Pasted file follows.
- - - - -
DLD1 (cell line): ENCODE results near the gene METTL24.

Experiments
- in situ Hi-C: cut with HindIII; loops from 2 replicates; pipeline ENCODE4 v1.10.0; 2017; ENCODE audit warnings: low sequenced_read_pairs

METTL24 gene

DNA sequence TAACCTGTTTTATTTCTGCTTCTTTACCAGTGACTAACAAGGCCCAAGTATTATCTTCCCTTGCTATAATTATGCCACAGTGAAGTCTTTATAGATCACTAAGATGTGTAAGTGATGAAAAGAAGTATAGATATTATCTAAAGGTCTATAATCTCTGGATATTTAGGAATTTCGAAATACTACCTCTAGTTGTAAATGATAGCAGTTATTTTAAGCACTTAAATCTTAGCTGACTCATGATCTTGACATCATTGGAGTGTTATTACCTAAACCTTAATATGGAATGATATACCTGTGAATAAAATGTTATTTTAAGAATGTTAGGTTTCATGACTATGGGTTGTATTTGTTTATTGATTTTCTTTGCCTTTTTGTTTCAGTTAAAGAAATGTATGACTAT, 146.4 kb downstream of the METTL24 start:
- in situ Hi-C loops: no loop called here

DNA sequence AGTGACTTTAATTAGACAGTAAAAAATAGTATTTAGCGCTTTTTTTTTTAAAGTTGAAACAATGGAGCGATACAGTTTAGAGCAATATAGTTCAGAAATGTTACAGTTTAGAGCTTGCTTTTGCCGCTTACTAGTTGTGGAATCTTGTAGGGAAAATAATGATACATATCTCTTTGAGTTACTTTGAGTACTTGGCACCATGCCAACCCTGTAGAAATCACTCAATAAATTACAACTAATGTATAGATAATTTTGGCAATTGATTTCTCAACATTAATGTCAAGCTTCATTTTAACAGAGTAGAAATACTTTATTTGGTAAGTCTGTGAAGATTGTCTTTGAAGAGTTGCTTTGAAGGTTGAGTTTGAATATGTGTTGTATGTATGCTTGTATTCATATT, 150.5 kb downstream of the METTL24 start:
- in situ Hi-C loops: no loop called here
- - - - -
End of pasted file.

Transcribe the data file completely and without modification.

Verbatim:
DLD1 (cell line): ENCODE results near the gene METTL24.

Experiments
- in situ Hi-C: cut with HindIII; loops from 2 replicates; pipeline ENCODE4 v1.10.0; 2017; ENCODE audit warnings: low sequenced_read_pairs

METTL24 gene

DNA sequence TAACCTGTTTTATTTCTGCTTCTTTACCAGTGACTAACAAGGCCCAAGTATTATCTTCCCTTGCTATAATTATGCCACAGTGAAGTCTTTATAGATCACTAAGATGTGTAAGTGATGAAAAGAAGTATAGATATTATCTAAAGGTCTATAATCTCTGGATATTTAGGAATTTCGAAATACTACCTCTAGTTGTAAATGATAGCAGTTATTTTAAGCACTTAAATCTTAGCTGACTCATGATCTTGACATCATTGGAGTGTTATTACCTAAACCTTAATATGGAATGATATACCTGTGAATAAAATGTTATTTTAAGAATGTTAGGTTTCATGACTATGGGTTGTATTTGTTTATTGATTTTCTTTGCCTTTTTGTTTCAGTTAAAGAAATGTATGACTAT, 146.4 kb downstream of the METTL24 start:
- in situ Hi-C loops: no loop called here

DNA sequence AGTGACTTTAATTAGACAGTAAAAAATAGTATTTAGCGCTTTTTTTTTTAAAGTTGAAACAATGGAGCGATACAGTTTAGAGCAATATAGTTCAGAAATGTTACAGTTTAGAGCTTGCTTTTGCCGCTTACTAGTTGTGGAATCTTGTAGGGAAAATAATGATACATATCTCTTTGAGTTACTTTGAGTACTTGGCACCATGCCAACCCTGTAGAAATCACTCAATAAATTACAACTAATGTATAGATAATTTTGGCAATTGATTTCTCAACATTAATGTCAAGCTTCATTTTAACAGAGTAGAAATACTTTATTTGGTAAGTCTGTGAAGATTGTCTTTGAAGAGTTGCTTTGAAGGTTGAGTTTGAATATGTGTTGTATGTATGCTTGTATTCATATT, 150.5 kb downstream of the METTL24 start:
- in situ Hi-C loops: no loop called here